April 2017 - When Joking with Your Employees Leads to Bad Behavior
A workplace filled with laughter is generally assumed to be a good thing. Several studies have found that good humor doesn’t just make people feel better, or make the work day seem to go faster; it actually delivers bottom line benefits. Employees who laugh together have been shown to be more creative, more collaborative and as a result more productive and profitable.
Likewise, humor has also been shown to boost status — executives who incorporate laughter and jokes in their work (as long as they are appropriate in nature) garner more support for their initiatives, are better at motivating employees, make more money, and get promoted more quickly.
Leaders set the tone for the entire workplace. Employees will observe and interpret what a leader does or says, and will adjust their own behavior accordingly. That’s why it’s so important for leaders to understand the right — and wrong — ways to use humor in the workplace, so the organization as a whole benefits.
My colleagues (Michael Christian, Zhenyu Liao, Jared Nai) and I wanted to understand the impact that a leader’s jokes can have on the behaviors and actions of his or her employees. In a new research paper forthcoming in the Academy of Management Journal, we found that a leader’s use of humor can be a mixed blessing, with sometimes surprising effects on organizational behavior. Indeed, we found that humor can lead to unintended negative behavior among employees.
We collected data from employees in China and the U.S. over three different points in time, each separated by roughly two weeks. In the first survey, we asked employees to report how humorous their leaders are in the workplace. Then, in the second survey, we asked employees to report their relationships with their leaders as well as their perceptions of how acceptable norm violations (i.e. doing something that goes against generally accepted behaviors) are at their workplace. In the final survey, we measured participants’ self-reported work engagement and behaviors.
As we analyzed the data, we applied the concept of benign violation theory (BVT), first developed by behavioral scientist Peter McGraw at the University of Colorado, Boulder. McGraw and colleagues at the Humor Research Lab (HuRL) came up with BVT as a way of answering an age-old question: what makes things funny?
In a nutshell, the theory says that there are three factors for a situation to be humorous: 1) it is seen as a violation (in other words, it goes against accepted norms of the way things should be); 2) it is benign (it isn’t directly threatening); and 3) these factors are occurring simultaneously (it won’t be funny if they happen separately).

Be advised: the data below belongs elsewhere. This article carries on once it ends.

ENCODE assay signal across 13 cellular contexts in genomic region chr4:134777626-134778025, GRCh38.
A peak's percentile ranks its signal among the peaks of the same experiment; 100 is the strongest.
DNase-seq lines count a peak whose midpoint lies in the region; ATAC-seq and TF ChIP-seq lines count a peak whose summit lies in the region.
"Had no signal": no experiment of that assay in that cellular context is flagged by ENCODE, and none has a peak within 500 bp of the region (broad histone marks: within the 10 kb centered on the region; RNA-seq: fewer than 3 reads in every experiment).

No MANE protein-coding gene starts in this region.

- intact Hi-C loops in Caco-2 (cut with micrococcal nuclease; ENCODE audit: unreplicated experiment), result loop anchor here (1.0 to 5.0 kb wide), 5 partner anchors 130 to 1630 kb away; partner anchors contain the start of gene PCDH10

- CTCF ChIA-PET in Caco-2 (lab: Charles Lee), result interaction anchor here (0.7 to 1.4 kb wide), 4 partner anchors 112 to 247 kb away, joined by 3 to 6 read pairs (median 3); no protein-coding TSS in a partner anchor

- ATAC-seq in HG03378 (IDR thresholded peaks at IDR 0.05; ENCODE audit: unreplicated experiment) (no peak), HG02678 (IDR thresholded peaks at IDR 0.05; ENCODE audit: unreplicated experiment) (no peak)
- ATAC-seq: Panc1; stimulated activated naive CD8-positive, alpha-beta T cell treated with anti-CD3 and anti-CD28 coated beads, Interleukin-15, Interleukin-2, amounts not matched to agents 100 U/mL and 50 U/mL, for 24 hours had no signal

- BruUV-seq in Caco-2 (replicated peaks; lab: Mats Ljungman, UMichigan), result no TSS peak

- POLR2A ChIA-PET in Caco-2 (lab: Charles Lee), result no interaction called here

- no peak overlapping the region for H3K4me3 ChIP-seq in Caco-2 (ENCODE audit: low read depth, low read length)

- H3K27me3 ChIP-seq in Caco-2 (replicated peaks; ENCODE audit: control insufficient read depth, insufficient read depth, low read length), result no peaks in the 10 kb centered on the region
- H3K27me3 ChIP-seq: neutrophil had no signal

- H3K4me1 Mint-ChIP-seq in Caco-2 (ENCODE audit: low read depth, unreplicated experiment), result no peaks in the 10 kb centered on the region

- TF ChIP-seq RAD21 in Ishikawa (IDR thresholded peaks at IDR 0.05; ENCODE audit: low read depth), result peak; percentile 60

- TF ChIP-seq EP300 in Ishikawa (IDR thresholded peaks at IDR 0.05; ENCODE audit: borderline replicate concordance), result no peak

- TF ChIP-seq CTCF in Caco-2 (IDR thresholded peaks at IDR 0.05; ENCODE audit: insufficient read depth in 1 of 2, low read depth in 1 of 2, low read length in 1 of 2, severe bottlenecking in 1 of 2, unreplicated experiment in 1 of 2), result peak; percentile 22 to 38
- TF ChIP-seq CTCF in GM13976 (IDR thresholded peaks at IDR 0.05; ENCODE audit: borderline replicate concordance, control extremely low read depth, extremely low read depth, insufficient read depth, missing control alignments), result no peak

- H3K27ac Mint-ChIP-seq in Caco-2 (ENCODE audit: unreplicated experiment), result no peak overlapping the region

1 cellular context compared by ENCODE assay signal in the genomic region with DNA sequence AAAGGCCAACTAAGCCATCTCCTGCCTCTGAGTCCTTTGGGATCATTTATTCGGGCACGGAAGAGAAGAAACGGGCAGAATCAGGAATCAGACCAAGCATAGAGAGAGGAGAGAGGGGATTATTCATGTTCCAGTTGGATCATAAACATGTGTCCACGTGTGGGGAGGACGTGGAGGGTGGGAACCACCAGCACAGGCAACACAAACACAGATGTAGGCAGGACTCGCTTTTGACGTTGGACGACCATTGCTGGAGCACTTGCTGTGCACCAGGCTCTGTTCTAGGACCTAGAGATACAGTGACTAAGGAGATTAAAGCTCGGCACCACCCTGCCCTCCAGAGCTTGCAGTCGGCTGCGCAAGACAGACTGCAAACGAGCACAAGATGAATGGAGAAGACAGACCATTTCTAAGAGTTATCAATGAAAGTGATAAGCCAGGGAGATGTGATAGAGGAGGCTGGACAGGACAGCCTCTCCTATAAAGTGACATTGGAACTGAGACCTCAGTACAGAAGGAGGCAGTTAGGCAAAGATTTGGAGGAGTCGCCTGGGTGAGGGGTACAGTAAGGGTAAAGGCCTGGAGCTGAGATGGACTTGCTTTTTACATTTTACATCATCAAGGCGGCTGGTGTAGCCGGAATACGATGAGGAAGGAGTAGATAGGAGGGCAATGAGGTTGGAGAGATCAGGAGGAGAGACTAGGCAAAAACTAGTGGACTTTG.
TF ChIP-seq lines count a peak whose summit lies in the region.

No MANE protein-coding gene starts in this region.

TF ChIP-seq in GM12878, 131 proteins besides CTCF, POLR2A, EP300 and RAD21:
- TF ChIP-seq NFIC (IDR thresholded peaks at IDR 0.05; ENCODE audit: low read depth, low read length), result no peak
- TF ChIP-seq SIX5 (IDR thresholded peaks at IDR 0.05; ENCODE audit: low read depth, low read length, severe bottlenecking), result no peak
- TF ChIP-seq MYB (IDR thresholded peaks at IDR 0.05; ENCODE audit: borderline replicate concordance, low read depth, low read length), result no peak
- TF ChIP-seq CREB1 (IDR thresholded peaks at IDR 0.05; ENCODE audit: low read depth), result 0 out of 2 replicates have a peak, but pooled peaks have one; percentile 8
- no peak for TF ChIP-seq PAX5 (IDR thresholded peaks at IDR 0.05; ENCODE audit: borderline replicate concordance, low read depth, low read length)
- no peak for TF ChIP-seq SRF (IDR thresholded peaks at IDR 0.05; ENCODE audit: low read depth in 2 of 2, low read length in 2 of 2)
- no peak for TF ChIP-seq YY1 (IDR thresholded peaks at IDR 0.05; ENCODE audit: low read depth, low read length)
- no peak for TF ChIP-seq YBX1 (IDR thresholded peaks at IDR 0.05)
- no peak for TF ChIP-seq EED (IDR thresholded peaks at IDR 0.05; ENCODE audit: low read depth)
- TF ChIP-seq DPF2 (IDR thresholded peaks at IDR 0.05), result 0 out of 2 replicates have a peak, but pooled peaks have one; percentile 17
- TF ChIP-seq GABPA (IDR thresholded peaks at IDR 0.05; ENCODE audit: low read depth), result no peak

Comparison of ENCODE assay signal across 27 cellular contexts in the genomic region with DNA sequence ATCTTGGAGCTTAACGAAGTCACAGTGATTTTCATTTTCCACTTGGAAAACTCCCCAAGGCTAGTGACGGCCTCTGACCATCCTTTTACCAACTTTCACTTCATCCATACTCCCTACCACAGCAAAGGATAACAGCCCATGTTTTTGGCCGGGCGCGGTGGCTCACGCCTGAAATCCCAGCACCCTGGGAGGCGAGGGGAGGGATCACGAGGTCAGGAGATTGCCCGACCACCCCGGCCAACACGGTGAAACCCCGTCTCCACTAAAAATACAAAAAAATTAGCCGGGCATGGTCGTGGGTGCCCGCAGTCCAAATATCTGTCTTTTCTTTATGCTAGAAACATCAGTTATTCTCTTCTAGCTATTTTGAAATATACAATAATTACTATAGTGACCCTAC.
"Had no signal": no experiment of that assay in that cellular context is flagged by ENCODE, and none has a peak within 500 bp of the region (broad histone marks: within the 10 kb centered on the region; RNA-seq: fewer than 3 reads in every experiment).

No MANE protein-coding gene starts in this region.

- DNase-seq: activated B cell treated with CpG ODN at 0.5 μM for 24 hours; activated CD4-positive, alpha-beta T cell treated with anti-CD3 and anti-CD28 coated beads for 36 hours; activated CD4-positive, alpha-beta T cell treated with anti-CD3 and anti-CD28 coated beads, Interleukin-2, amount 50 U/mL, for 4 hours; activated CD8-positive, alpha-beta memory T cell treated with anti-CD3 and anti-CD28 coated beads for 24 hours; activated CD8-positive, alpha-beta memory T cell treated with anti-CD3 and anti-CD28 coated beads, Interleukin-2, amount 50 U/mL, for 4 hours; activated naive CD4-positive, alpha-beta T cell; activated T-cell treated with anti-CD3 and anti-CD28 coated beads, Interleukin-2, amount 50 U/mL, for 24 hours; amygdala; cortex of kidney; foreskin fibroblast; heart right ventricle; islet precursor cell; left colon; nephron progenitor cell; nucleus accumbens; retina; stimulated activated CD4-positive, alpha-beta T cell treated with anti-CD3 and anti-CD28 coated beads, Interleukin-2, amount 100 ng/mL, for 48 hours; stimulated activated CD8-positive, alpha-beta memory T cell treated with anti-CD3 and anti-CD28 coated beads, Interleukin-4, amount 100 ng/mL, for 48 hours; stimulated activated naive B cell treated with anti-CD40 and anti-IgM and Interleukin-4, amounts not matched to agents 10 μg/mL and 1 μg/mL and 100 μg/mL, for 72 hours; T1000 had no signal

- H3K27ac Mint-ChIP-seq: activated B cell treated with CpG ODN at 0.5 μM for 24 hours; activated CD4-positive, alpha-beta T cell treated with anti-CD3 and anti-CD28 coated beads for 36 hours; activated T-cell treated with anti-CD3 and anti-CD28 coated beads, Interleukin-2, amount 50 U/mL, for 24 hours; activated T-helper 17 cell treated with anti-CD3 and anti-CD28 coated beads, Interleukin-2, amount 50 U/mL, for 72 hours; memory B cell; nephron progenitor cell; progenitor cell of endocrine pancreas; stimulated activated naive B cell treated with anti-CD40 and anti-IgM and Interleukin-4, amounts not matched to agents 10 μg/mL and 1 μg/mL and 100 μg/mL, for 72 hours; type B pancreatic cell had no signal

Placing this concept into the workplace context, we merged it with another theory, known as social information processing. This focuses on how employees interpret their leaders’ actions as cues for how to behave in the workplace, therefore determining where the boundaries lie in terms of which kinds of behaviors are considered to be “acceptable.”
By combining these theories, we looked at how a leader’s expression of humor signaled the acceptability of norm violations in the workplace. If that acceptability was seen to be high, for example, it could lead to followers engaging in increasingly deviant behaviors, defined in our work as things like being chronically absent from work, ignoring a manager’s instructions, sharing confidential information, falsifying financial claims, or drinking alcohol on the job.
Our analysis found that humor can produce a broad range of effects on organizational behavior. On the one hand, it can improve how team members view their social relationship with their leaders — something we refer to as leader-member exchanges (LMX) — which in turn leads to better work engagement among employees, meaning they become more attached to their jobs, more hard working, more enthusiastic, and more productive. However, some forms of humor on the part of a leader can also act as a powerful signal to team members that it’s OK to break the rules in negative ways.
Our study found that an important factor was the degree to which leaders used aggressive humor, such as teasing staff members or telling dirty jokes. Here our results showed that leaders who are seen as pushing this more risky form of humor were more likely to pave the way for employees to behave badly, and least likely to build a sense of work engagement on their teams.
Our findings shouldn’t be seen as a message to stop telling jokes at work, or even a reason to put humor coaches out of a job. The evidence remains clear that humor is an important tool for bosses to successfully motivate their teams to achieve greater performance. Nonetheless, while humor can be an effective organizational tool, our study reinforces the message that leaders must also be mindful of their status as role models. Due to their position, their actions serve as social cues for their employees, resulting in both positive and negative consequences. Managers should be careful about how they portray themselves to their teams, increasing their self-monitoring skills and becoming more aware of what types of humor are appropriate in different situations.
A joke may start out as “just a joke” — but for managers in particular, its impact can have far-reaching consequences.
Yam, Kai Chi (Sam). “When Joking with Your Employees Leads to Bad Behavior”
Harvard Business Review 17 Mar. 2017. HBR.org. 29